Some 59% of directors report that their boards find it challenging to oversee cyber risk, and only 19% report that their boards possess a high level of knowledge about cybersecurity, according to a study by the National Association of Corporate Directors.
“Directors continue to wrestle with effective oversight of cyber risk. Many of them lack confidence that their companies are properly secured and acknowledge that their boards do not possess sufficient knowledge of this growing risk,” authors of the study note.
More than two-thirds of directors feel confident and five percent even feel very confident that their company is properly secured against a cyberattack, yet many of their boards may lack sufficient expertise or adequate information to confidently assure that cybersecurity defenses are indeed effective, respondents say.
The main cyber threats companies are not prepared for are outsider attack (43%), data vulnerability (38%), insider sabotage (35%), user errors (35%), and phishing (35%), according to a Bitdefender survey on US IT decision makers. Outsider attacks and data vulnerability pose a significant risk for all companies and represent the main threats that companies are unprepared to handle, and CIOs are aware that cybercriminals can spend large amounts of time inside organizations without being detected. Read the full white paper here.
In case of a breach, NACD recommends directors and management focus on the following areas of concern:
- What data, and how much data, are we willing to lose or have compromised?
Discussions of risk-tolerance will help identify the level of cyber-risk the organization is willing to accept. A key step is distinguishing between mission-critical assets and data that is less essential.
- How should our cyber-risk mitigation investments be allocated among basic and advanced defenses?
When considering how to address more sophisticated threats, management should focus most on sophisticated defenses designed to protect the company’s most critical data. While most organizations would agree with this, research from the Armed Forces Communications and Electronics Association (AFCEA) indicates companies typically apply security measures equally for all data and functions. The same AFCEA study, cited by NACD, notes that protecting low-impact systems and data from sophisticated threats could require greater investment than warranted. For those lower-priority assets, organizations should consider accepting more security risk than for higher-priority assets, as the costs of defense will likely exceed the benefits. Boards should encourage management to frame cybersecurity investments in terms of ROI, and to reassess ROI regularly, as the costs of protection and the company’s asset priorities will change over time.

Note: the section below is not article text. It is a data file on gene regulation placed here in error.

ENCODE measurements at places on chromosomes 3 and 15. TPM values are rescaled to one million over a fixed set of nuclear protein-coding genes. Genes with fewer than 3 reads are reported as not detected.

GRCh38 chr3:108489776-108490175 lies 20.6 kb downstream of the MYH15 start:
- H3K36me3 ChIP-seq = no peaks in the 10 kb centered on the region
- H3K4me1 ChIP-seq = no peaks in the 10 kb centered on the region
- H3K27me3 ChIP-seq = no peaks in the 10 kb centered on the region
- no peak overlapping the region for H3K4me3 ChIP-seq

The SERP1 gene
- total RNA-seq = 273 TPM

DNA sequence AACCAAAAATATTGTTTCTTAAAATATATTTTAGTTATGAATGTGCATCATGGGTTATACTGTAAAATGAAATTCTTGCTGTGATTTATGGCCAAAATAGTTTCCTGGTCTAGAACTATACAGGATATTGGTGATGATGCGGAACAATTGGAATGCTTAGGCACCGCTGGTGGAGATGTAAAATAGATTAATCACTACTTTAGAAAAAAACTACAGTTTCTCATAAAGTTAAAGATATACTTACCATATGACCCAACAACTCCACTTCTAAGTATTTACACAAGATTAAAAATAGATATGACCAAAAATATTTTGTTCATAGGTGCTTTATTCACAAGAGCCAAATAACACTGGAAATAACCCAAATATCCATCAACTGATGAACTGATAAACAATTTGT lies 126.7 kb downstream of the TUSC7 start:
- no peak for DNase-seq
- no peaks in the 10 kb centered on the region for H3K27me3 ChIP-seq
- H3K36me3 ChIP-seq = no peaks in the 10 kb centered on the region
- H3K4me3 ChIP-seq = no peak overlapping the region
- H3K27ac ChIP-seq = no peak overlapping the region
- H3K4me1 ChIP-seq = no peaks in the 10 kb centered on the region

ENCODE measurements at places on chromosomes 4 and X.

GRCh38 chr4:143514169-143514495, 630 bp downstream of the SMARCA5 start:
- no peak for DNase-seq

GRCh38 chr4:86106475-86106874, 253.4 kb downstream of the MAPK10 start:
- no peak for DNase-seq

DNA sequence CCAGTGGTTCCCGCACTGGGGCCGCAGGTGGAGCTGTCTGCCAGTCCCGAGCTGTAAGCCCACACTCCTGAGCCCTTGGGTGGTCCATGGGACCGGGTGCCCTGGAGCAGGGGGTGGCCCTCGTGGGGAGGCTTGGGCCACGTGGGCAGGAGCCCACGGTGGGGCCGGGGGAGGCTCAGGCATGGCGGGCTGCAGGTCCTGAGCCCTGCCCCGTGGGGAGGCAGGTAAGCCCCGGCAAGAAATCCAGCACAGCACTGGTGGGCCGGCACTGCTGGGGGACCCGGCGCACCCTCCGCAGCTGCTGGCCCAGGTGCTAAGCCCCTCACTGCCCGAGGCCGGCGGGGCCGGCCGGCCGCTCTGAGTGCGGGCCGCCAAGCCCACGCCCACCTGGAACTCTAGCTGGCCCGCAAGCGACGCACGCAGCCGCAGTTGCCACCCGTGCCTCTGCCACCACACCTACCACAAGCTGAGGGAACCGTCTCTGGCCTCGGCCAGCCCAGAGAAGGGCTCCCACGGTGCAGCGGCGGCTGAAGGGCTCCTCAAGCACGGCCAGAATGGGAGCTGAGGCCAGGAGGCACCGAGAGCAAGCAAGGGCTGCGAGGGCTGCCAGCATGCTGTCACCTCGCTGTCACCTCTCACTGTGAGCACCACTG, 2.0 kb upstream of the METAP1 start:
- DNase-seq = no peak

- What options are available to assist us in transferring certain cyber risks?
Organizations of all industries and sizes have access to end-to-end solutions that can help mitigate and transfer some cyber-risk. Beyond coverage for financial loss, these tools can help mitigate risk of property damage and bodily injury resulting from a cyber breach. Some solutions also include access to proactive tools, employee training, IT security and expert response services, to add another layer of protection and expertise. The inclusion of these value-added services proves even further the importance of moving cybersecurity outside of the IT department into enterprise-wide risk and strategy discussions at both management and board levels. When choosing a cyber-insurance partner, it is important for an organization to choose a carrier with the breadth of global capabilities, expertise, market experience, and capacity for innovation that best fits the organization’s needs.
- How should we assess the impact of cyber events?
Conducting a proper impact assessment can be challenging given the number of factors involved. To take just one example, publicity about data breaches can substantially complicate risk evaluation. Employees, customers, suppliers, investors, the press, the public and government agencies may see little difference between a comparatively small breach and a large, dangerous one. As a result, damage to reputation and share price may not correspond directly to the size or severity of the event. The board should seek assurances that management has carefully thought through these implications in devising their priorities for cyber-risk management.